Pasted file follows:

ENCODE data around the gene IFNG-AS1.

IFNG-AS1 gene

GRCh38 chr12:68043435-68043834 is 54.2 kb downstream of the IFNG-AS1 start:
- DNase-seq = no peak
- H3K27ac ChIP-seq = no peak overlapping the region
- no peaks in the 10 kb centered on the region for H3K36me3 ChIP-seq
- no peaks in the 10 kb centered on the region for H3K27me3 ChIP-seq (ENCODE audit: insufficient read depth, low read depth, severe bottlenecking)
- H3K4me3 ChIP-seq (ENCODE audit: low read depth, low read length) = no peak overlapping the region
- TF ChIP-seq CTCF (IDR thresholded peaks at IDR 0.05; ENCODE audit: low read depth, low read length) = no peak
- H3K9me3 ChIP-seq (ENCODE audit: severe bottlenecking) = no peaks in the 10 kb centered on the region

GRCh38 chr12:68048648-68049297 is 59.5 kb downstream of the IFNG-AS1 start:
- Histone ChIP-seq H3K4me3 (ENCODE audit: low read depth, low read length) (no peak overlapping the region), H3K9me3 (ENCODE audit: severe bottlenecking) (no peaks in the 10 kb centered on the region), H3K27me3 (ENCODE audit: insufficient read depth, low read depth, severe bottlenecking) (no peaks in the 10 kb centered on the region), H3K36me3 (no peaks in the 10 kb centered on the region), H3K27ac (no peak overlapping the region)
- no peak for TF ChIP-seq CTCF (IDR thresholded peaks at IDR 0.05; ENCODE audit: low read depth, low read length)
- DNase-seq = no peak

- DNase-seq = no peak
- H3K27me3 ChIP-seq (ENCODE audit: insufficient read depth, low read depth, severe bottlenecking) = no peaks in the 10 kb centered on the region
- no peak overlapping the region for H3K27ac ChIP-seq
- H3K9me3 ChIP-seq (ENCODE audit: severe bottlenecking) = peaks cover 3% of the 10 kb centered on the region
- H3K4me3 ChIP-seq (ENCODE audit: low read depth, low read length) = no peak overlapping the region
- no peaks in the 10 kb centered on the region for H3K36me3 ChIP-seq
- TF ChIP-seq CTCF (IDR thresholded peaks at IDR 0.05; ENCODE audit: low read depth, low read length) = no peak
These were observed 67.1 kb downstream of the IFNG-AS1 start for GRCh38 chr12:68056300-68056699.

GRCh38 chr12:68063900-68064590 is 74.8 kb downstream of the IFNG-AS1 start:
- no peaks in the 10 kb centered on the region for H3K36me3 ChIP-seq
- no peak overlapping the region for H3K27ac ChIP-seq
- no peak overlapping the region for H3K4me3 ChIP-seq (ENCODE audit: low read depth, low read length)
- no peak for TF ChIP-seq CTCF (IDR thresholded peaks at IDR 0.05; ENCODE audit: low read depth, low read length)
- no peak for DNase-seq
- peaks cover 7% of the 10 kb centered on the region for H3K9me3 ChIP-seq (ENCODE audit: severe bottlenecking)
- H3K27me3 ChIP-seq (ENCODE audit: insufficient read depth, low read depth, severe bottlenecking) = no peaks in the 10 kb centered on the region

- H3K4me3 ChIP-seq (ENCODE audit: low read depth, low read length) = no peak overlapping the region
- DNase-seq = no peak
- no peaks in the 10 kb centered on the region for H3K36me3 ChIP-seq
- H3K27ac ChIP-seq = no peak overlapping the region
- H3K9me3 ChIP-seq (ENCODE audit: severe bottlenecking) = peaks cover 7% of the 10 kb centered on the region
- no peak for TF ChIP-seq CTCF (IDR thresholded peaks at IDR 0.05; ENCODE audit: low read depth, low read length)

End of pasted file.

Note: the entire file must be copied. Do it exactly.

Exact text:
ENCODE data around the gene IFNG-AS1.

IFNG-AS1 gene

GRCh38 chr12:68043435-68043834 is 54.2 kb downstream of the IFNG-AS1 start:
- DNase-seq = no peak
- H3K27ac ChIP-seq = no peak overlapping the region
- no peaks in the 10 kb centered on the region for H3K36me3 ChIP-seq
- no peaks in the 10 kb centered on the region for H3K27me3 ChIP-seq (ENCODE audit: insufficient read depth, low read depth, severe bottlenecking)
- H3K4me3 ChIP-seq (ENCODE audit: low read depth, low read length) = no peak overlapping the region
- TF ChIP-seq CTCF (IDR thresholded peaks at IDR 0.05; ENCODE audit: low read depth, low read length) = no peak
- H3K9me3 ChIP-seq (ENCODE audit: severe bottlenecking) = no peaks in the 10 kb centered on the region

GRCh38 chr12:68048648-68049297 is 59.5 kb downstream of the IFNG-AS1 start:
- Histone ChIP-seq H3K4me3 (ENCODE audit: low read depth, low read length) (no peak overlapping the region), H3K9me3 (ENCODE audit: severe bottlenecking) (no peaks in the 10 kb centered on the region), H3K27me3 (ENCODE audit: insufficient read depth, low read depth, severe bottlenecking) (no peaks in the 10 kb centered on the region), H3K36me3 (no peaks in the 10 kb centered on the region), H3K27ac (no peak overlapping the region)
- no peak for TF ChIP-seq CTCF (IDR thresholded peaks at IDR 0.05; ENCODE audit: low read depth, low read length)
- DNase-seq = no peak

- DNase-seq = no peak
- H3K27me3 ChIP-seq (ENCODE audit: insufficient read depth, low read depth, severe bottlenecking) = no peaks in the 10 kb centered on the region
- no peak overlapping the region for H3K27ac ChIP-seq
- H3K9me3 ChIP-seq (ENCODE audit: severe bottlenecking) = peaks cover 3% of the 10 kb centered on the region
- H3K4me3 ChIP-seq (ENCODE audit: low read depth, low read length) = no peak overlapping the region
- no peaks in the 10 kb centered on the region for H3K36me3 ChIP-seq
- TF ChIP-seq CTCF (IDR thresholded peaks at IDR 0.05; ENCODE audit: low read depth, low read length) = no peak
These were observed 67.1 kb downstream of the IFNG-AS1 start for GRCh38 chr12:68056300-68056699.

GRCh38 chr12:68063900-68064590 is 74.8 kb downstream of the IFNG-AS1 start:
- no peaks in the 10 kb centered on the region for H3K36me3 ChIP-seq
- no peak overlapping the region for H3K27ac ChIP-seq
- no peak overlapping the region for H3K4me3 ChIP-seq (ENCODE audit: low read depth, low read length)
- no peak for TF ChIP-seq CTCF (IDR thresholded peaks at IDR 0.05; ENCODE audit: low read depth, low read length)
- no peak for DNase-seq
- peaks cover 7% of the 10 kb centered on the region for H3K9me3 ChIP-seq (ENCODE audit: severe bottlenecking)
- H3K27me3 ChIP-seq (ENCODE audit: insufficient read depth, low read depth, severe bottlenecking) = no peaks in the 10 kb centered on the region

- H3K4me3 ChIP-seq (ENCODE audit: low read depth, low read length) = no peak overlapping the region
- DNase-seq = no peak
- no peaks in the 10 kb centered on the region for H3K36me3 ChIP-seq
- H3K27ac ChIP-seq = no peak overlapping the region
- H3K9me3 ChIP-seq (ENCODE audit: severe bottlenecking) = peaks cover 7% of the 10 kb centered on the region
- no peak for TF ChIP-seq CTCF (IDR thresholded peaks at IDR 0.05; ENCODE audit: low read depth, low read length)